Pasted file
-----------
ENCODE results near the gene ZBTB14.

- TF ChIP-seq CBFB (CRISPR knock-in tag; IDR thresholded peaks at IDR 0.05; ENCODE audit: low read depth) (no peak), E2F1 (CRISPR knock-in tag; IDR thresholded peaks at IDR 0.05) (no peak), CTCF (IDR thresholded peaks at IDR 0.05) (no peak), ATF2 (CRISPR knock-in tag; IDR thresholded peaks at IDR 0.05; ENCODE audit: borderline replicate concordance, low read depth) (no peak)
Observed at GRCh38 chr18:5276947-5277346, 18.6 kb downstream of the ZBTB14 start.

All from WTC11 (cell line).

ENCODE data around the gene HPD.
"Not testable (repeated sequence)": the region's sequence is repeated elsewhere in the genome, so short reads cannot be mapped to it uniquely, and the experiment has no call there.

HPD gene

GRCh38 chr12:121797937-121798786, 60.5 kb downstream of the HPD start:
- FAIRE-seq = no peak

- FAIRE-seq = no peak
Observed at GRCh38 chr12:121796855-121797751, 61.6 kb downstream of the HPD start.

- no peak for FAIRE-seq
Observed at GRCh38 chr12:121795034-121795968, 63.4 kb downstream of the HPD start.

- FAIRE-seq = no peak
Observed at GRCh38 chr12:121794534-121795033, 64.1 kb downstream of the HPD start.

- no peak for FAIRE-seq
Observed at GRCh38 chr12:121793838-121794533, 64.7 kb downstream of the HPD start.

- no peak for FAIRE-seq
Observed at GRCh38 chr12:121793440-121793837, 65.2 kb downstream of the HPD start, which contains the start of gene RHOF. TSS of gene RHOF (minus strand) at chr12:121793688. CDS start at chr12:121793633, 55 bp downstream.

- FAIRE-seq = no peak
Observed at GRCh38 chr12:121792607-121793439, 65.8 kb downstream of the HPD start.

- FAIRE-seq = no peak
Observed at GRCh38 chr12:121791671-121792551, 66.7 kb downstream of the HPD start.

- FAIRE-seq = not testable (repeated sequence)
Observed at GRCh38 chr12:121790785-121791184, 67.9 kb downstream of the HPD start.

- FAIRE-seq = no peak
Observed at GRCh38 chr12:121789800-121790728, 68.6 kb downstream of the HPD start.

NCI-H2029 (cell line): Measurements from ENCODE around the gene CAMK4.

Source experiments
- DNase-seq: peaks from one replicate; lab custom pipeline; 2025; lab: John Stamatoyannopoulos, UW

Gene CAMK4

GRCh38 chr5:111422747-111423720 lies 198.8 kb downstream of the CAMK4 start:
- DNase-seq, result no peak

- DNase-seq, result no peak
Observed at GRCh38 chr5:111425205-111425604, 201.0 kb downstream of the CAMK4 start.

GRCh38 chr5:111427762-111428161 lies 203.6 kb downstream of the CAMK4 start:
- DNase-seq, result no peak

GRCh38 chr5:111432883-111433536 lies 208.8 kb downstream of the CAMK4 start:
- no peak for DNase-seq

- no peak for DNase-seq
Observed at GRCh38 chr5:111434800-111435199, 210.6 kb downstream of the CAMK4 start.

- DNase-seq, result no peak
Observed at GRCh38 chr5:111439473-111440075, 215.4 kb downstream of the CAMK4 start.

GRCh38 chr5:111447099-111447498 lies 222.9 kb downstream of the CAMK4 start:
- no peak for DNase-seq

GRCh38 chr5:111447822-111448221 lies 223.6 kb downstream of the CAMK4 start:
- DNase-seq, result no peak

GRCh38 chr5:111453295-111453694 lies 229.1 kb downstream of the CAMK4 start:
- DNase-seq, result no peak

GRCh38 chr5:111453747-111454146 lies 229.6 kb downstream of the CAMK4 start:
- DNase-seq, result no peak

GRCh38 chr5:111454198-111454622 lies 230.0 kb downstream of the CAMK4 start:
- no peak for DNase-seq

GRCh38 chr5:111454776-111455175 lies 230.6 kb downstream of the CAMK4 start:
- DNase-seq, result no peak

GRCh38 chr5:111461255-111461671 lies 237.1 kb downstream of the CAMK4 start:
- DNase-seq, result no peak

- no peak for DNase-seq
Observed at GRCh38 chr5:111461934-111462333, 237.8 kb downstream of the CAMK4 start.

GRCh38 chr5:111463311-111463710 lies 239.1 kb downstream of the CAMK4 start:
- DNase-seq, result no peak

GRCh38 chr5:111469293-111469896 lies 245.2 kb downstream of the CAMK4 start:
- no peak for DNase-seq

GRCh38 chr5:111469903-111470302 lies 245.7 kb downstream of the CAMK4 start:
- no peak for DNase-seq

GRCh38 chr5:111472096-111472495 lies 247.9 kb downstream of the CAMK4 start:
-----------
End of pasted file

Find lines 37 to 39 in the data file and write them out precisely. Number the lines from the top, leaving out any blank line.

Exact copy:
- DNase-seq, result no peak

GRCh38 chr5:111432883-111433536 lies 208.8 kb downstream of the CAMK4 start:
- no peak for DNase-seq